Daily Archives: December 1, 1990


F.W. Murnau made this feature the same year (1922) as his much better known Nosferatu, but it isn’t a fantasy or horror picture, as the title might suggest. Coadapted by Thea von Harbou (M) from a novel by Gerhart Hauptmann, it moves into high gear and becomes downright dazzling at a few privileged expressionist moments that convey the hero’s slightly deranged sensibility, as when surrounding buildings seem to collapse on him or a camera cranes over his head in a nightclub to reveal a motorcyclist. Otherwise somewhat stodgy in its seriousness, Phantom remains a secondary work by a great filmmaker. With Alfred Abel, Lil Dagover, and Lya De Putti. In German with subtitles. 125 min. (JR) Read more

Films By Louis Hock

Three early shorts by experimental filmmaker and School of the Art Institute graduate Louis Hock, who went on to make the remarkable video documentary The Mexican Tapes. All three shorts are structural in orientation: Elements (1972), Silent Reversal (1973), and Zebra (1974). Recommended. (JR) Read more


A professional Yankee gambler (Robert Redford) falls for the politically committed wife (Lena Olin) of a wealthy Cuban radical (Raul Julia) on the eve of the Cuban revolution (Christmas 1958), and finds himself, like Casablanca’s Rick, getting sucked into politics in spite of himself. The plot’s a lot skimpier than Casablanca’s, but the running time is 40-odd minutes longer, thanks to the film’s efforts (mainly successful) to re-create the place and period in some detailalthough Castro’s rebels don’t put in much of an appearance, and the movie’s determination to slip as many Sinatra tunes as possible into the sound track occasionally seems labored. (David Grusin’s score also features other period hits, romantic schmaltz, and the umpteenth rip-off of Sketches of Spain.) In fact, elaborate visual mounting and iconographic placement of the romantic leads are the movie’s preoccupation, with the overthrow of Batista merely providing local color; American fence-sitting may be part of what the liberal filmmakersscreenwriters Judith Rascoe and David Rayfiel and director Sydney Pollackhave in mind, but the revolution itself is scaled to the hero’s narrow vision, and consequently remains in the wings throughout. What emerges is watchable enough in terms of spectacle, with a good secondary castincluding Alan Arkin, Tomas Milian, Richard Farnsworth, Mark Rydell, and Fred Asparagus (the latter essaying a sort of Cuban Sydney Greenstreet)but is nonetheless thematically limited (1990). Read more

The Whole Of Life

Described as a Godardian semidocumentary, Bruno Moll’s Swiss film about a 50-year-old lesbian with a rocky past features both the woman herself and an actress (Serena Wey) portraying her. Read more

The Third Animation Festival

A better-than-average compilation of animated shorts from Czechoslovakia, England, France, Hungary, Italy, Switzerland, the USSR, and the U.S., which predominates (12 shorts out of 20). Among the highlights are some excellent examples of Claymation from England (Peter Lord’s War Story) and Czechoslovakia (Jan Svankmajer’s Darkness, Light, Darkness), two striking animal fables from the Soviet Union (Alexei Karaev’s Welcome and Mikhail Aldashin’s Poumse), and some funny and imaginative American efforts (Michael A. Kory’s Bonehead, Sylvie Fefer’s Personality Software, George Griffin’s New Fangled, Lidia Przyluska and J. Otto Siebold’s Istanbul (Not Constantinople), and John Kricfalusi’s Big House Blues). One has to put up with inevitable and relatively routine spin-offs from previous animation collections, but otherwise the level of achievement is quite high (1990). (JR) Read more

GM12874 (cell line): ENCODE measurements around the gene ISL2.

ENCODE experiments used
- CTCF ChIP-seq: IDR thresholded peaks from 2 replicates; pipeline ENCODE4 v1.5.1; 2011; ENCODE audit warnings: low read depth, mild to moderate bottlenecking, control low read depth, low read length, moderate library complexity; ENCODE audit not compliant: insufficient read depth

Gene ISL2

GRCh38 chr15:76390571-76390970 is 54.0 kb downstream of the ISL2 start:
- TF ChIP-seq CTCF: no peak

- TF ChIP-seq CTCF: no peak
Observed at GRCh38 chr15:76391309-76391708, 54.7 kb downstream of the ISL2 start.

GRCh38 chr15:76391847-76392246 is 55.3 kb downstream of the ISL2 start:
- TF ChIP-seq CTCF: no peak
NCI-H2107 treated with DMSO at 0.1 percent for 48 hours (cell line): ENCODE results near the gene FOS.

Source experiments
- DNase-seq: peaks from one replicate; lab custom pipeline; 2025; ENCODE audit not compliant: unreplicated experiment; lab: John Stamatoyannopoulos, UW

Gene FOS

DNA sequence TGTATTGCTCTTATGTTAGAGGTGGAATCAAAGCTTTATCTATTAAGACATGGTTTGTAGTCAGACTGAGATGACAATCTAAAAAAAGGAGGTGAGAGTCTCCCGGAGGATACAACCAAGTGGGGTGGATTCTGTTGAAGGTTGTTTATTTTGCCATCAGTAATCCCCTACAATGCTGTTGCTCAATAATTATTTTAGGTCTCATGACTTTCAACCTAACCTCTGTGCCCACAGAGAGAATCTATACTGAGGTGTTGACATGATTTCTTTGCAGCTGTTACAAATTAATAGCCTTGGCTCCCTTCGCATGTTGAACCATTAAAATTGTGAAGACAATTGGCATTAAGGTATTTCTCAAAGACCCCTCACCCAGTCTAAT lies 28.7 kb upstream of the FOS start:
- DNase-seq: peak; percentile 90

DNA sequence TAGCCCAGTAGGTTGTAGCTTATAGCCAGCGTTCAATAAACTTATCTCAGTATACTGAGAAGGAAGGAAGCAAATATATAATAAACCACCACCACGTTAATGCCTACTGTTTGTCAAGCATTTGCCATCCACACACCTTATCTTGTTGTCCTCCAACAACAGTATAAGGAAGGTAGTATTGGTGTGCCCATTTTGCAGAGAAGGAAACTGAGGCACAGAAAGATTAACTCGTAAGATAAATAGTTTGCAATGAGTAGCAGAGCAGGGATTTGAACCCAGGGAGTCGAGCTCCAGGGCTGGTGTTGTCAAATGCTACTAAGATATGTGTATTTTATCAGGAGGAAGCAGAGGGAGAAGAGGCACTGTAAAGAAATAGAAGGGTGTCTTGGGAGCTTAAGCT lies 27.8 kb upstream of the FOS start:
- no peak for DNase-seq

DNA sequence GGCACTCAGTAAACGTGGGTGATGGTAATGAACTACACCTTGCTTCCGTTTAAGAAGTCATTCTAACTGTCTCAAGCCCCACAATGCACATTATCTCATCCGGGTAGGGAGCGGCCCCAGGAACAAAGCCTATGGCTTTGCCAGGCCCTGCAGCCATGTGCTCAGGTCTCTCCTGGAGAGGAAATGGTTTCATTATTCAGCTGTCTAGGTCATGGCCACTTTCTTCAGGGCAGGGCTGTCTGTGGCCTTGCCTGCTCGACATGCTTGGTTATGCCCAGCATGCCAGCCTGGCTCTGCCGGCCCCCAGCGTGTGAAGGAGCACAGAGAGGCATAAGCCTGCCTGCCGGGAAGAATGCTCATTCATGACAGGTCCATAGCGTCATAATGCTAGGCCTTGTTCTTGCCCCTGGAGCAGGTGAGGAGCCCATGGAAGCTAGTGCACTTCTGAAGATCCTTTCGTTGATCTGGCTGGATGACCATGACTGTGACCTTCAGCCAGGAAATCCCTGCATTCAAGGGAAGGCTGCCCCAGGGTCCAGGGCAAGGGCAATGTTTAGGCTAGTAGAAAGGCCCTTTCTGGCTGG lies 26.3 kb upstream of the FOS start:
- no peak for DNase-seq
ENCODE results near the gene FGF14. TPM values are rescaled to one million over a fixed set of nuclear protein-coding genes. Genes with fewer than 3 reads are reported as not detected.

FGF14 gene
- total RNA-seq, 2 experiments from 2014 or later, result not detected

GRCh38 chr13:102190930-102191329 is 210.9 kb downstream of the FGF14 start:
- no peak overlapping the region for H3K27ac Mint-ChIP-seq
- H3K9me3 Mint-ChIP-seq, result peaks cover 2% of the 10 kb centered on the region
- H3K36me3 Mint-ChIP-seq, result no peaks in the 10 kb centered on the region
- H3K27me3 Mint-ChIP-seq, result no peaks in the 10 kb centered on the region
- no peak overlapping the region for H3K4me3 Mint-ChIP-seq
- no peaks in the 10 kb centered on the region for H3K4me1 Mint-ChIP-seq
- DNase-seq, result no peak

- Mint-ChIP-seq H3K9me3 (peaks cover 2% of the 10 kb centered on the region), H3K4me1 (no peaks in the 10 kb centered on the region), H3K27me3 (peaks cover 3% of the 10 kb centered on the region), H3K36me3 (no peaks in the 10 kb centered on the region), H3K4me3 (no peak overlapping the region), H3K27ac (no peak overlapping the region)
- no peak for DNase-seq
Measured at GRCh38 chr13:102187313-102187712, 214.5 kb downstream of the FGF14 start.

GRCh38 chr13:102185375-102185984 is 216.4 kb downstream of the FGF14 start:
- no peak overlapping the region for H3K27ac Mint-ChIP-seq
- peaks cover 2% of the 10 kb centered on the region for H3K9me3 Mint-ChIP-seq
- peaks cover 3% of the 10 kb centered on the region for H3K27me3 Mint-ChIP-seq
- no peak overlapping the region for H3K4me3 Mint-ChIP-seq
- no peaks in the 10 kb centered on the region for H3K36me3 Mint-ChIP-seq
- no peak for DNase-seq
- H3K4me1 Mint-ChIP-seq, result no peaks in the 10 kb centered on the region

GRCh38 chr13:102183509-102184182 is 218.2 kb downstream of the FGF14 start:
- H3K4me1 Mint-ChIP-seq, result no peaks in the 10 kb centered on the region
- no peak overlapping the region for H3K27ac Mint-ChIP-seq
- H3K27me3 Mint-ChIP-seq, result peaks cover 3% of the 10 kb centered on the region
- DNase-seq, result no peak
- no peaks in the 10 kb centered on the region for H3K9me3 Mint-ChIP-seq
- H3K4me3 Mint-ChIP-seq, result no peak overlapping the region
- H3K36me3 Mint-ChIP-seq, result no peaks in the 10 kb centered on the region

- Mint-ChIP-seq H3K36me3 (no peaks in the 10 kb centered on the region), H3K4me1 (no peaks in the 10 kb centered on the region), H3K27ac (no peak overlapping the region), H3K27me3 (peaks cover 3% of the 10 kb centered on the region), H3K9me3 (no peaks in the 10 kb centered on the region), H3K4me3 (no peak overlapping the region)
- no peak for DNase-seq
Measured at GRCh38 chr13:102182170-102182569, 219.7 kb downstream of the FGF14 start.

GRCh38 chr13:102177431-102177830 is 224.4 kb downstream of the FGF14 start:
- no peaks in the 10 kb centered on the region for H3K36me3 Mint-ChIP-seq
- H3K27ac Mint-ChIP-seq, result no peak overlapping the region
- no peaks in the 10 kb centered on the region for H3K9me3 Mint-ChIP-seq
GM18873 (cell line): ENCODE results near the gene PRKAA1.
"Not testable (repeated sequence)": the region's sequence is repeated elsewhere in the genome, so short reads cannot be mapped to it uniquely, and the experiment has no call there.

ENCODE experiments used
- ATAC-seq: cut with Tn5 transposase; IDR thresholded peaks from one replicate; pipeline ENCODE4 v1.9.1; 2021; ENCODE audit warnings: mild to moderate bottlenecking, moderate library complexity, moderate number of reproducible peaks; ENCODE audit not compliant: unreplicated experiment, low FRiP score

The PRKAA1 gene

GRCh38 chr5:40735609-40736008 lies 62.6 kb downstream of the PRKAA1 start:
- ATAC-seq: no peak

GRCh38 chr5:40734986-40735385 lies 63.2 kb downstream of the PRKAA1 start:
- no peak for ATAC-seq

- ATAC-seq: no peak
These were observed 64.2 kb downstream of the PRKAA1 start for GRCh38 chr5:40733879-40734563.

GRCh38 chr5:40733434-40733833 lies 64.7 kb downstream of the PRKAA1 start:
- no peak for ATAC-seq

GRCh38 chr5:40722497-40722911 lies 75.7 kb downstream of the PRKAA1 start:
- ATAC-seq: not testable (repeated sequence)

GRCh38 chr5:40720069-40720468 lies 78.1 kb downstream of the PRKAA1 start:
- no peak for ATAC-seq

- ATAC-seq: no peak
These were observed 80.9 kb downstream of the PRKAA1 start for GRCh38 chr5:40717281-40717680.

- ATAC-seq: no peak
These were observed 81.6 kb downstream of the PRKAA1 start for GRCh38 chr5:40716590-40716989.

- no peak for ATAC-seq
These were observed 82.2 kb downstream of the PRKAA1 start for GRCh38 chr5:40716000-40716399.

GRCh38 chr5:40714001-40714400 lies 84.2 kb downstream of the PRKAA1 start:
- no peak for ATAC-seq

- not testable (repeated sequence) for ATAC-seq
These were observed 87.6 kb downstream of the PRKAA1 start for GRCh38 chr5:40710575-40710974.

An eccentric, promiscuous single Jewish mother (Cher) with daughters aged 15 (Winona Ryder) and 9 (Christina Ricci) keeps pulling up stakes and moving whenever her relationships with men go bad. Finally resettling with her girls in a small coastal town in Massachusetts, she becomes acquainted with the kindhearted proprietor of a shoe store (Bob Hoskins), while her older daughter, set on becoming a nun, becomes infatuated with the caretaker of the nearby convent (Michael Schoeffling). Adapted by June Roberts from Patty Dann’s novel and directed by Richard Benjamin, this comedy-drama set in 1963 is amiable enough and capably acted, but it never becomes as singular or as memorable as it wants to be. However, the interplay between Ryder and Cher is certainly well handled (1990). (JR) Read more

Freak Orlando

Virginia Woolf meets the German camp underground in this 126-minute extravaganza of performance art and oddity by Ulrike Ottinger. Actually, the political focus is closer to that of Tod Browning’s Freaks than to Woolf’s Orlando, though Ottinger has taken from Woolf the notion of an ideal protagonist [who] represents all the social possibilitiesman and womanwhich we normally do not have. The five episodes situate the hero/heroine in the Freak City department store (along with her seven dwarf shoemakers), in the Middle Ages, toward the end of the Spanish Inquisition, in a circus (where he falls in love with Delphine Seyrig, one of a pair of Siamese twins), and on a grand European tour with four bunnies (during which she appears at an annual festival of ugliness). The whole movie is as variable as a circus, but there are some priceless bits, including a virtuoso solo performance of Christ on the cross (1981). (JR) Read more